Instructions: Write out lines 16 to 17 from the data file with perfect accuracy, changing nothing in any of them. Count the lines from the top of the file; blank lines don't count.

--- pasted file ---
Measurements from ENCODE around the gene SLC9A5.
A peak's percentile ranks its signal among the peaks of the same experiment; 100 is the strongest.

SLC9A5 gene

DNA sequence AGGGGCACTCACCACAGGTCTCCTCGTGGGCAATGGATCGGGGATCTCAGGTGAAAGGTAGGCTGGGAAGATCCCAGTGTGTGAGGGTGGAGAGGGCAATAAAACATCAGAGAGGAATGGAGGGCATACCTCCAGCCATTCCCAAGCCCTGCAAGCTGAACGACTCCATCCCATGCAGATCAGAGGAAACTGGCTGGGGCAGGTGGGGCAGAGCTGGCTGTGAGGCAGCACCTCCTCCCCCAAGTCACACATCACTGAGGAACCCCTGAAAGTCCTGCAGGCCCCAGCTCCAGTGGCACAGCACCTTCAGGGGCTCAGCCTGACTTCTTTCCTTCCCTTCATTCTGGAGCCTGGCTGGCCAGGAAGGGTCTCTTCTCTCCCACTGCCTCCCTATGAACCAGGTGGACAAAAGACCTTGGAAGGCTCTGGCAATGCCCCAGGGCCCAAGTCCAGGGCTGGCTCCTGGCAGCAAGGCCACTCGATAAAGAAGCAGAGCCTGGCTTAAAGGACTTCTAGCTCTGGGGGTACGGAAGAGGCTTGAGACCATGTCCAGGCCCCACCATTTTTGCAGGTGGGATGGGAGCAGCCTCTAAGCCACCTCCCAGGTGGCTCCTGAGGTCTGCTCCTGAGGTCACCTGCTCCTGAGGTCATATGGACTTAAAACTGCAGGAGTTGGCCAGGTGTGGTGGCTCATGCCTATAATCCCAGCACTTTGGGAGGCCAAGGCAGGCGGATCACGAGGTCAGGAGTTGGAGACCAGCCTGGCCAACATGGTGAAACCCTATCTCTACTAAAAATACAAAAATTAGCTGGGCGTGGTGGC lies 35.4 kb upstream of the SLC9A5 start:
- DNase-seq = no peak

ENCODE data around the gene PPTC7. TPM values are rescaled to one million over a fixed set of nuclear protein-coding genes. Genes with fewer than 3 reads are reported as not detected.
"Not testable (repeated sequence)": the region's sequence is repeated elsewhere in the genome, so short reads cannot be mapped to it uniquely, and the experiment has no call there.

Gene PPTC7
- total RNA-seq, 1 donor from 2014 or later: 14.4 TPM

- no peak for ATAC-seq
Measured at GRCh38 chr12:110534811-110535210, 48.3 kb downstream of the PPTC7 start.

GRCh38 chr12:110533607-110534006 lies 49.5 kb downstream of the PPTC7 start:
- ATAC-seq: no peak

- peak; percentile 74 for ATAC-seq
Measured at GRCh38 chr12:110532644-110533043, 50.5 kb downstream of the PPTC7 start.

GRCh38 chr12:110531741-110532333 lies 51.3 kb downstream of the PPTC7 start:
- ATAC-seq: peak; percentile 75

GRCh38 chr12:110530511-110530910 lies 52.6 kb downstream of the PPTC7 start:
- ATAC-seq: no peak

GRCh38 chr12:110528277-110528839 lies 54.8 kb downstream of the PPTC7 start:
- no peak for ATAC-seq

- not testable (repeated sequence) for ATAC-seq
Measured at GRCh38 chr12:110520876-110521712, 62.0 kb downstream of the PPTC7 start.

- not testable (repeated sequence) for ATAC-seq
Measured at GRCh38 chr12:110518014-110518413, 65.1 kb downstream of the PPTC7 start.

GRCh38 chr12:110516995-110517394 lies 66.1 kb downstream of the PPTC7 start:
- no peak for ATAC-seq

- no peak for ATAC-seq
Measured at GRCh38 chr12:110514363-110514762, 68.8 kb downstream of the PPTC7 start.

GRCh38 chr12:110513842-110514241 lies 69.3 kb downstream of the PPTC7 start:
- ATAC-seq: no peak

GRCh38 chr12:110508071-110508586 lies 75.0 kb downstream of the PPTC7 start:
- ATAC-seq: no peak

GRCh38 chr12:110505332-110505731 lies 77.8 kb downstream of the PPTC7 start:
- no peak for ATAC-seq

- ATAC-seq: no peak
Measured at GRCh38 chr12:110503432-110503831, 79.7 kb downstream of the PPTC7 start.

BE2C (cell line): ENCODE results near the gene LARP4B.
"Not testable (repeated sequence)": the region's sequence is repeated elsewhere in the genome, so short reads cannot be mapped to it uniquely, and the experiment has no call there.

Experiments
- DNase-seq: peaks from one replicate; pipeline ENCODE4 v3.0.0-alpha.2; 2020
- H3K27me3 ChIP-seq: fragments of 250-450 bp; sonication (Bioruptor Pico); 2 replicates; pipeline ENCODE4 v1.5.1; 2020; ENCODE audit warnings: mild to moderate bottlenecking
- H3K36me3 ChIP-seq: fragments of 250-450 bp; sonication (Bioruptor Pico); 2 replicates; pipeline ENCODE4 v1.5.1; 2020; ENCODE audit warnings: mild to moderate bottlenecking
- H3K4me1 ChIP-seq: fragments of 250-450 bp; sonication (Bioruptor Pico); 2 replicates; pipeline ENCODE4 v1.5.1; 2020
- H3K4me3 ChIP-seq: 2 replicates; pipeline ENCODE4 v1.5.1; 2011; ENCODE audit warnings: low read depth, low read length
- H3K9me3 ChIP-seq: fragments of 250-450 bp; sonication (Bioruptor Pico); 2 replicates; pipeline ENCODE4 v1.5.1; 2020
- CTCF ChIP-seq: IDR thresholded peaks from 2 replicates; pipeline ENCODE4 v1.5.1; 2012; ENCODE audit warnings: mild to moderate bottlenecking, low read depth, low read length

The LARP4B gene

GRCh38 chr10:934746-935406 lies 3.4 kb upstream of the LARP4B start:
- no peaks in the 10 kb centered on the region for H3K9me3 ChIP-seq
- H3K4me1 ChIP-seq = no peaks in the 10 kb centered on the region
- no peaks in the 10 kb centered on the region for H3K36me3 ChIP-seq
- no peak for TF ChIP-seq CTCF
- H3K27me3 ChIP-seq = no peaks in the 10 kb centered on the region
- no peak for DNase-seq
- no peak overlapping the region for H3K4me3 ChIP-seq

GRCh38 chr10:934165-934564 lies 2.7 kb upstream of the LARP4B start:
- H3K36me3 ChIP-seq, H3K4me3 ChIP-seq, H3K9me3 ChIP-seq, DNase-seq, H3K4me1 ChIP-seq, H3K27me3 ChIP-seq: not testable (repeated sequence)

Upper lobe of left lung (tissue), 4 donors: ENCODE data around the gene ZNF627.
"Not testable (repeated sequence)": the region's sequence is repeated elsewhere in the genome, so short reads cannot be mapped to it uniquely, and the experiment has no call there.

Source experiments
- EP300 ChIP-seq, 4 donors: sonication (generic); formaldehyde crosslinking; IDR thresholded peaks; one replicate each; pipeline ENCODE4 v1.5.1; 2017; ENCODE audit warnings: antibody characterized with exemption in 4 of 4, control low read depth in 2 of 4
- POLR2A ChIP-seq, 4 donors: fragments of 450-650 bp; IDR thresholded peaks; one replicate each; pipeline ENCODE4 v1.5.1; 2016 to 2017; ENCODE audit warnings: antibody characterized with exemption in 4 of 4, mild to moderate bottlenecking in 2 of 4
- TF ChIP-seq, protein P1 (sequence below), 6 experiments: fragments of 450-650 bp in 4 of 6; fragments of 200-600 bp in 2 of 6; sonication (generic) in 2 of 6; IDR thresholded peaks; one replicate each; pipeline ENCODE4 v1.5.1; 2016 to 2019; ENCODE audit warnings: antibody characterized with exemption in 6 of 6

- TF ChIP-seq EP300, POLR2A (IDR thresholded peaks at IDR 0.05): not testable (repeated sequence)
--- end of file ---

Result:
GRCh38 chr12:110531741-110532333 lies 51.3 kb downstream of the PPTC7 start:
- ATAC-seq: peak; percentile 75